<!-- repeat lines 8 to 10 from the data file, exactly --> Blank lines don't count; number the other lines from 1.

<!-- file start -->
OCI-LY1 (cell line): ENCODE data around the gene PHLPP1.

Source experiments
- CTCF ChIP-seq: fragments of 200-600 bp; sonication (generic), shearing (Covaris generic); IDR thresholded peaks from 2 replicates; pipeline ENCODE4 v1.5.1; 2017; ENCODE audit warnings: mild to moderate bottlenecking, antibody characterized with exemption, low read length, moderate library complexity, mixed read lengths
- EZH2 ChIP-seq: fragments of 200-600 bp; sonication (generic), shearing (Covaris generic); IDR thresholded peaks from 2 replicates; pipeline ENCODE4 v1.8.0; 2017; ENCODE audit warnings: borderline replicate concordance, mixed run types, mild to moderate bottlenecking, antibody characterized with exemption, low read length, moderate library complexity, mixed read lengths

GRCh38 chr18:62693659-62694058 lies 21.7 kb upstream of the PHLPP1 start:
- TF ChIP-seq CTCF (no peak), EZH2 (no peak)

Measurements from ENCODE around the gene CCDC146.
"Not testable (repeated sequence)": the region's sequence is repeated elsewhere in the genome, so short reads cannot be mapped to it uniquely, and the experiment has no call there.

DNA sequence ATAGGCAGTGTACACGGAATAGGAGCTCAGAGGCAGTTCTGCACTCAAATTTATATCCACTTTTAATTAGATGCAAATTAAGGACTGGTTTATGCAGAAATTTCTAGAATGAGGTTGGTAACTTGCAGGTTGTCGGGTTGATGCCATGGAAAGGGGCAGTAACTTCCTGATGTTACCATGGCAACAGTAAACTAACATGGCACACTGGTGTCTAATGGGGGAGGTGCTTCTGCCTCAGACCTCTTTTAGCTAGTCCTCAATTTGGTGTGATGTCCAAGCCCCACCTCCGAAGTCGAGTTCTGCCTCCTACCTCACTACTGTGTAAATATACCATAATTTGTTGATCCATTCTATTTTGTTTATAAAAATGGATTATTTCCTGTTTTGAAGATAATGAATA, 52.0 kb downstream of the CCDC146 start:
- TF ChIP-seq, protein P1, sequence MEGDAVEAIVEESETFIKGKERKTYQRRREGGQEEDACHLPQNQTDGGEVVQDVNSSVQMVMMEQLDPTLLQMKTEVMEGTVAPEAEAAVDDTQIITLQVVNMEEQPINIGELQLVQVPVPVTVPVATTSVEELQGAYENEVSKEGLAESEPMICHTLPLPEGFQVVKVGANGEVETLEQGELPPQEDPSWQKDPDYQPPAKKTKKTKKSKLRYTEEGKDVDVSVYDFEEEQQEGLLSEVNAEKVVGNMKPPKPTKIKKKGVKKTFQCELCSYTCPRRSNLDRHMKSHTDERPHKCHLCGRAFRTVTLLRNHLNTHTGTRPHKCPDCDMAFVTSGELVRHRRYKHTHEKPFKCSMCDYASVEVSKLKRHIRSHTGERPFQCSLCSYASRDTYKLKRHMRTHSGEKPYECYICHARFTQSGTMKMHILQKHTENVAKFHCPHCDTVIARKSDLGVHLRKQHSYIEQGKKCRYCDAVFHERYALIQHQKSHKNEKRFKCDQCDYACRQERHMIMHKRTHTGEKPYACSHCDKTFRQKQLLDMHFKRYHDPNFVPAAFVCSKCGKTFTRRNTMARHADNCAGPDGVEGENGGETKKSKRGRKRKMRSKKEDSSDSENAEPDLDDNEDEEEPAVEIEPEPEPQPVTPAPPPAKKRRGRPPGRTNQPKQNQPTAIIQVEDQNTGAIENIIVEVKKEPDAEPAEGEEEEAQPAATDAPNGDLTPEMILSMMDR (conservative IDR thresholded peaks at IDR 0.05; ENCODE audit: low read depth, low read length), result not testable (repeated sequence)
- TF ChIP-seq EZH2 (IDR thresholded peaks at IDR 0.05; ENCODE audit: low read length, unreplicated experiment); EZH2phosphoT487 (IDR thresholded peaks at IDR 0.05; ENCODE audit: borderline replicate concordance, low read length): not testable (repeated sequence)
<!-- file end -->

"Not testable (repeated sequence)": the region's sequence is repeated elsewhere in the genome, so short reads cannot be mapped to it uniquely, and the experiment has no call there.

DNA sequence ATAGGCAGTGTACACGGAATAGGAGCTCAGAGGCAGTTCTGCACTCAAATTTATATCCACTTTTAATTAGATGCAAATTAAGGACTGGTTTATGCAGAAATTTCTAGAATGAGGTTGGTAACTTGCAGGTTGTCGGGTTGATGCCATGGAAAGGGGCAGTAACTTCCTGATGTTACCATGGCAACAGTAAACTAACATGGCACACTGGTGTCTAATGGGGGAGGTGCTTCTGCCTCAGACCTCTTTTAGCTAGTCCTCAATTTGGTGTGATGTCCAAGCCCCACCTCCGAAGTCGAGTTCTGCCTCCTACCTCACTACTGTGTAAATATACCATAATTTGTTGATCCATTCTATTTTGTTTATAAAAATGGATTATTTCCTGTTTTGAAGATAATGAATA, 52.0 kb downstream of the CCDC146 start:
- TF ChIP-seq, protein P1, sequence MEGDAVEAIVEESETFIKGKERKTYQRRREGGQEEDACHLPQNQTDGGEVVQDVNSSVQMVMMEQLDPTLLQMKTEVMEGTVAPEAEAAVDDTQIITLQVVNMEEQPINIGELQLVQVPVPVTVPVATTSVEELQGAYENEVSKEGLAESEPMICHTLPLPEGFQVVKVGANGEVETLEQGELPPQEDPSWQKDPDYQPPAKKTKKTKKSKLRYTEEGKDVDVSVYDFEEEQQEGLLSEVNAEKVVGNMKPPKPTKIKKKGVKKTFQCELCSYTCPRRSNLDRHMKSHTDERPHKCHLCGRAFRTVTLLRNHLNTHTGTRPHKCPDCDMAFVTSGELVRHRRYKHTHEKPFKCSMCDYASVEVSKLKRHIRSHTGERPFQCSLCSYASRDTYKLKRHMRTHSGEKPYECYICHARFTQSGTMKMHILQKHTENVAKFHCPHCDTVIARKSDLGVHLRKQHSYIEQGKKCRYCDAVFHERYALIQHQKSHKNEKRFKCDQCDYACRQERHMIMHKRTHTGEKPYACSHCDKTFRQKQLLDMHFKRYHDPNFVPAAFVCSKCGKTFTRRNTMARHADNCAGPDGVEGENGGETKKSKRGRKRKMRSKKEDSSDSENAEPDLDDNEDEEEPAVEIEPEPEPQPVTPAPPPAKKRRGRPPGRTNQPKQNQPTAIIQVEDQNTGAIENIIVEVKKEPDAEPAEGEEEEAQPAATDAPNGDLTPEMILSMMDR (conservative IDR thresholded peaks at IDR 0.05; ENCODE audit: low read depth, low read length), result not testable (repeated sequence)